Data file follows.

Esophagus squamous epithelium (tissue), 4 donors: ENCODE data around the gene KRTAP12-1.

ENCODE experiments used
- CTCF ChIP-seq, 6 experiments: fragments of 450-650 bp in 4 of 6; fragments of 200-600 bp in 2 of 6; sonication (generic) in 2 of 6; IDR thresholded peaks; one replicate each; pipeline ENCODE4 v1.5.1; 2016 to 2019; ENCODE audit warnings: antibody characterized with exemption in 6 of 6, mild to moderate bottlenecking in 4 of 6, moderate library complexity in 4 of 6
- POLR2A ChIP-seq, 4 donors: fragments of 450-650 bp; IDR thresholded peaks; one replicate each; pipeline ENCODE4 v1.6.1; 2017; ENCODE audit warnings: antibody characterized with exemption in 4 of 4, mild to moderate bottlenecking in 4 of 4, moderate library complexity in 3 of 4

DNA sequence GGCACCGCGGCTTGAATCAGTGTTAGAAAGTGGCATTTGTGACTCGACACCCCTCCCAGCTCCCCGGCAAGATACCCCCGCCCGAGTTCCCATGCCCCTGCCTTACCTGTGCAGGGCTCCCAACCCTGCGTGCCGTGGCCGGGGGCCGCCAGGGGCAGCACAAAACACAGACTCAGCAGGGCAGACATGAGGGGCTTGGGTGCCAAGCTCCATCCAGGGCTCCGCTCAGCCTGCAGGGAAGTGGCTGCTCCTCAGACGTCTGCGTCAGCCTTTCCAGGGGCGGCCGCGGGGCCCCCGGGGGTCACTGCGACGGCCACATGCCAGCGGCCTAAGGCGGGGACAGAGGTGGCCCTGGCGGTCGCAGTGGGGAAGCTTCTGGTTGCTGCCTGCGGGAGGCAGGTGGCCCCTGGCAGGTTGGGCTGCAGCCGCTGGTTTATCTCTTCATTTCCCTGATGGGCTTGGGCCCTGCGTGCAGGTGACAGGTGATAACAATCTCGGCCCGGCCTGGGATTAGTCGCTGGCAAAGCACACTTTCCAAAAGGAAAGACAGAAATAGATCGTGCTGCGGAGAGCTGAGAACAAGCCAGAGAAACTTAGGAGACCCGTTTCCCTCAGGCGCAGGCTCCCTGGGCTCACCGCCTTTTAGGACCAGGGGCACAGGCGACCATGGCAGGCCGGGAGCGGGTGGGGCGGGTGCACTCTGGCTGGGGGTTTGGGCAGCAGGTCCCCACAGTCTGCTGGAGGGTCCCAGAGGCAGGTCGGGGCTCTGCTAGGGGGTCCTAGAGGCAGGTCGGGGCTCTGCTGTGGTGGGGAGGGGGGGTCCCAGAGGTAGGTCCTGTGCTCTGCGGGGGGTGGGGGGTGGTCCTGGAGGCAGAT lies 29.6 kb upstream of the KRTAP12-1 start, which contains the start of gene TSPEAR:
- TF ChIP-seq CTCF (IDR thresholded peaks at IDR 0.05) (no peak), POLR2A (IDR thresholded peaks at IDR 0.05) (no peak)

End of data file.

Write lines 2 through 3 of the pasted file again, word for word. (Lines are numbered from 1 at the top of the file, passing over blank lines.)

ENCODE experiments used
- CTCF ChIP-seq, 6 experiments: fragments of 450-650 bp in 4 of 6; fragments of 200-600 bp in 2 of 6; sonication (generic) in 2 of 6; IDR thresholded peaks; one replicate each; pipeline ENCODE4 v1.5.1; 2016 to 2019; ENCODE audit warnings: antibody characterized with exemption in 6 of 6, mild to moderate bottlenecking in 4 of 6, moderate library complexity in 4 of 6